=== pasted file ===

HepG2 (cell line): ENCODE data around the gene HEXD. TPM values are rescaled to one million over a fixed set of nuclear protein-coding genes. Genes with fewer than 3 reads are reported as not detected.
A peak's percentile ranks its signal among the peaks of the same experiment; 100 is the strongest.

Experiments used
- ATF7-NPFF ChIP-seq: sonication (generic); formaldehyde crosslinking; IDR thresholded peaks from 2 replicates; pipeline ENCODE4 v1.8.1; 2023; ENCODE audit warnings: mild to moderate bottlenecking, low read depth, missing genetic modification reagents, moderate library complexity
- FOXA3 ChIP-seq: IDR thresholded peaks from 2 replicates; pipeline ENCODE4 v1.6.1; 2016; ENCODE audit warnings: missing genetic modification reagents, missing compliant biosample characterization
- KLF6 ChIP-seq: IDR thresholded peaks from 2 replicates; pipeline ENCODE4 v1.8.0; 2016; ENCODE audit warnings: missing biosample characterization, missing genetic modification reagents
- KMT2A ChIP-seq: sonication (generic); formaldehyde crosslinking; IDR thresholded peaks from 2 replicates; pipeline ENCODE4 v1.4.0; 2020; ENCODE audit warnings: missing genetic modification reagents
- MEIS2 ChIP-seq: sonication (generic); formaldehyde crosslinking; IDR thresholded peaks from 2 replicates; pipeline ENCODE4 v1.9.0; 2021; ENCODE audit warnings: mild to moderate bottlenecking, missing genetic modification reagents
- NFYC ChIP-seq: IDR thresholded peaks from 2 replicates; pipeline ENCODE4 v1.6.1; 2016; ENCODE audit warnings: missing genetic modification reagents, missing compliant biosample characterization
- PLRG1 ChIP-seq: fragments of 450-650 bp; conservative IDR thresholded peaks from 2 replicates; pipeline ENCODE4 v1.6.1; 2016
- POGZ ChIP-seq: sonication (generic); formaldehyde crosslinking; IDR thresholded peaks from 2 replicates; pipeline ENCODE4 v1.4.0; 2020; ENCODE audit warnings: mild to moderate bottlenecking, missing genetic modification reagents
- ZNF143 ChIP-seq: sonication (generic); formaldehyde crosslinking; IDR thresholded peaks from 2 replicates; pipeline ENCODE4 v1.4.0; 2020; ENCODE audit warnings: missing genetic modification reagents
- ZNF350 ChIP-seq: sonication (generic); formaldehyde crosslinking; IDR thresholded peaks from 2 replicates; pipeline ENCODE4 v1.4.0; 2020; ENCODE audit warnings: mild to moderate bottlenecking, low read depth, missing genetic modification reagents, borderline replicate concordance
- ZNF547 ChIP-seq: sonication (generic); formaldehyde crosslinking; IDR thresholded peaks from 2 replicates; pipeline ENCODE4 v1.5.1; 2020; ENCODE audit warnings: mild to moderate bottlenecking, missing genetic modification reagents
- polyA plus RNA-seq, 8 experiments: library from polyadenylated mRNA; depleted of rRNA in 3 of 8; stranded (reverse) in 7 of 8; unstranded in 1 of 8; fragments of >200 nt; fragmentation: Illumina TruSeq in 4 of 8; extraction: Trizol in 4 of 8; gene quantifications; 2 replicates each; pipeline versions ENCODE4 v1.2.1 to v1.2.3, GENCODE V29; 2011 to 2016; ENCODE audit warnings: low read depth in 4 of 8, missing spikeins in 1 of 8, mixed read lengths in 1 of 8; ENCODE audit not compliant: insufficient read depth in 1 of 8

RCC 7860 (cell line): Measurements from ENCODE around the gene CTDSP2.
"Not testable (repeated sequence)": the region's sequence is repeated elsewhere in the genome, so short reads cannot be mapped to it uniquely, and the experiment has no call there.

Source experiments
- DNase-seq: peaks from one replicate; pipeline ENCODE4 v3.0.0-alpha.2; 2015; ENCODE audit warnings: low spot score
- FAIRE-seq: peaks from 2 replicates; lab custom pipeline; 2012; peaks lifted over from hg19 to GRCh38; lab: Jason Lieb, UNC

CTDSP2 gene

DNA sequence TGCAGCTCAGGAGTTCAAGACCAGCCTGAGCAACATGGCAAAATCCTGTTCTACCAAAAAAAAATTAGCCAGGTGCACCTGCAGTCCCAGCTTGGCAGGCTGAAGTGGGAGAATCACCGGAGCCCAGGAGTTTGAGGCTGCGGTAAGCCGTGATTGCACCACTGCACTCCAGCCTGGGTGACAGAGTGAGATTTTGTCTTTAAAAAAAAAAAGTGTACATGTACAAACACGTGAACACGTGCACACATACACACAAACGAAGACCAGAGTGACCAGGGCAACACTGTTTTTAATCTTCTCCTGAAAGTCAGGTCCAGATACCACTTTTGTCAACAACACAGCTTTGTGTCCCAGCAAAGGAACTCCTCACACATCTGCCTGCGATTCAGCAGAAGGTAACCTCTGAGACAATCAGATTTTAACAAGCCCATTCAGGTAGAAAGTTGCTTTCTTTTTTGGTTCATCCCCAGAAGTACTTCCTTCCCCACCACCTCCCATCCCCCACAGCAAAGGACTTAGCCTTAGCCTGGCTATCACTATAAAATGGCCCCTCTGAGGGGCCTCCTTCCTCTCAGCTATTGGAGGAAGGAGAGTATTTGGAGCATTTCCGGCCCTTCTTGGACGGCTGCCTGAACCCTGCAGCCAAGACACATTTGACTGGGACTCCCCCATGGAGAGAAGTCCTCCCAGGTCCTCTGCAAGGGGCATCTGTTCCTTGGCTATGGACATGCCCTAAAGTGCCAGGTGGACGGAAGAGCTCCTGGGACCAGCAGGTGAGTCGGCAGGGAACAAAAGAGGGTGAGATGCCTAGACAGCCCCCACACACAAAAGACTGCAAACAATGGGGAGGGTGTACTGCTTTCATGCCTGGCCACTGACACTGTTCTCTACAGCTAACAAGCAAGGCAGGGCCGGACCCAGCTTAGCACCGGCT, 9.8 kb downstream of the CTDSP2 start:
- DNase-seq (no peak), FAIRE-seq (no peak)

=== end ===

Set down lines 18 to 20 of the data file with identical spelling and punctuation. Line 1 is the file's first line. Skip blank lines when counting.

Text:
Source experiments
- DNase-seq: peaks from one replicate; pipeline ENCODE4 v3.0.0-alpha.2; 2015; ENCODE audit warnings: low spot score
- FAIRE-seq: peaks from 2 replicates; lab custom pipeline; 2012; peaks lifted over from hg19 to GRCh38; lab: Jason Lieb, UNC